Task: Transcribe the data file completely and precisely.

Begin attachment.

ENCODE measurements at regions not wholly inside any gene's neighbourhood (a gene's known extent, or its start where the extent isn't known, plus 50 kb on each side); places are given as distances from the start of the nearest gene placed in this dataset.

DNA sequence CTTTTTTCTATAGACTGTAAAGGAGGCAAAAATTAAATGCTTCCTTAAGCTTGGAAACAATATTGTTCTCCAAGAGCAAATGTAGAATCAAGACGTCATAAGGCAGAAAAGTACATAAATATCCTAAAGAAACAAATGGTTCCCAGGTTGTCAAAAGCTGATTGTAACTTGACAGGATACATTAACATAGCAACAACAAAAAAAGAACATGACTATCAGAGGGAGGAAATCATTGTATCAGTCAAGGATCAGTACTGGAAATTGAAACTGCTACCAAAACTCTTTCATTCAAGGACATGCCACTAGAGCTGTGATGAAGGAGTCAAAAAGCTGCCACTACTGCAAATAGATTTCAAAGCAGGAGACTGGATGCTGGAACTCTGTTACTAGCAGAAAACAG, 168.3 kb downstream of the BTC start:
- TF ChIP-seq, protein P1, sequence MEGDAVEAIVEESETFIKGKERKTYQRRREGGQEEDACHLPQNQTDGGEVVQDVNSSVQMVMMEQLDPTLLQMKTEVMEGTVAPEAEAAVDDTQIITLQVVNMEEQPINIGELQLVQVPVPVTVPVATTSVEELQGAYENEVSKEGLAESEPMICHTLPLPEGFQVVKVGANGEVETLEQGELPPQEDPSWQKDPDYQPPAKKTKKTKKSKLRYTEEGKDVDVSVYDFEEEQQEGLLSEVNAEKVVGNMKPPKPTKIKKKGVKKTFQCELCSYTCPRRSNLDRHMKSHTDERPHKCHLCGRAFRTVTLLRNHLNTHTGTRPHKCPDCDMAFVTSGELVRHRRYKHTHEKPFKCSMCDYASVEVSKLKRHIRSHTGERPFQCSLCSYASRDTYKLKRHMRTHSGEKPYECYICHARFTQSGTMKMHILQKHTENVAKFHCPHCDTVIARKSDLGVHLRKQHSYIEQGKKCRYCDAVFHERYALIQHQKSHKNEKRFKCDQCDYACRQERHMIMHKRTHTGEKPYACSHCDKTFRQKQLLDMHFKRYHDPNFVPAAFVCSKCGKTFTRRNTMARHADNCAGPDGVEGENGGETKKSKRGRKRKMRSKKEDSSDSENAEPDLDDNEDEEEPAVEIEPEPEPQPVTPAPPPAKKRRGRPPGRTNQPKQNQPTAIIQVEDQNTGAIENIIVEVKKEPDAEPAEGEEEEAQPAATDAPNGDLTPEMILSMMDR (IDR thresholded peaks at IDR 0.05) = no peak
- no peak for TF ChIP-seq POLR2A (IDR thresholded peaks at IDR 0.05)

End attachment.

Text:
ENCODE measurements at regions not wholly inside any gene's neighbourhood (a gene's known extent, or its start where the extent isn't known, plus 50 kb on each side); places are given as distances from the start of the nearest gene placed in this dataset.

DNA sequence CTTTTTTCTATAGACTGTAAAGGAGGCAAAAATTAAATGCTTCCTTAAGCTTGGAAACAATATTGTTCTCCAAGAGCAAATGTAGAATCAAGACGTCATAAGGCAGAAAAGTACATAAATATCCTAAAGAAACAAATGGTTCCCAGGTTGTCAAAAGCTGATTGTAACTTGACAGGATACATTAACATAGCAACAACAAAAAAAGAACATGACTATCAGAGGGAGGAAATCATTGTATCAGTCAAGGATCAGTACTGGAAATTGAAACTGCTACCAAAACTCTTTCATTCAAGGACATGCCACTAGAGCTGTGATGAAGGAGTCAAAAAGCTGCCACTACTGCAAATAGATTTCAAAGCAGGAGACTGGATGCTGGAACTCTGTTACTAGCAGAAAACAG, 168.3 kb downstream of the BTC start:
- TF ChIP-seq, protein P1, sequence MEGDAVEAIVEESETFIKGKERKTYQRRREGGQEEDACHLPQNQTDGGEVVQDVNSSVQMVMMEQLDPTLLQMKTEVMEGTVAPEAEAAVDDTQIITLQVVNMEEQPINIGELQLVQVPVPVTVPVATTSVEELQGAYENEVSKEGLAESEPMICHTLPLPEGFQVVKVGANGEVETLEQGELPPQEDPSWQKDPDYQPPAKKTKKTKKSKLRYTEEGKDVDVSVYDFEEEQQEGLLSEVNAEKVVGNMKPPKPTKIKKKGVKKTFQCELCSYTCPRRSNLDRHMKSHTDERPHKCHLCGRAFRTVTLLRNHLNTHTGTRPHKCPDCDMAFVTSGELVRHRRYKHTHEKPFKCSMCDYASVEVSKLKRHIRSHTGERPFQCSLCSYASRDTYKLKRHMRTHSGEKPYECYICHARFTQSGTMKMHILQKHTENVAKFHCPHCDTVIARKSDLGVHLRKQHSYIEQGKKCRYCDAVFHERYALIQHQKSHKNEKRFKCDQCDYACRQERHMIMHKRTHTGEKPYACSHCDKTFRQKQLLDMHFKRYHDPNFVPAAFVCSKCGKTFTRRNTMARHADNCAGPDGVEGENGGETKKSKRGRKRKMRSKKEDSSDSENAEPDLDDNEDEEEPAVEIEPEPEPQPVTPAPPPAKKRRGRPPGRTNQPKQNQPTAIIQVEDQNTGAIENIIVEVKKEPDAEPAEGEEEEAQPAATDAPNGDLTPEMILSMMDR (IDR thresholded peaks at IDR 0.05) = no peak
- no peak for TF ChIP-seq POLR2A (IDR thresholded peaks at IDR 0.05)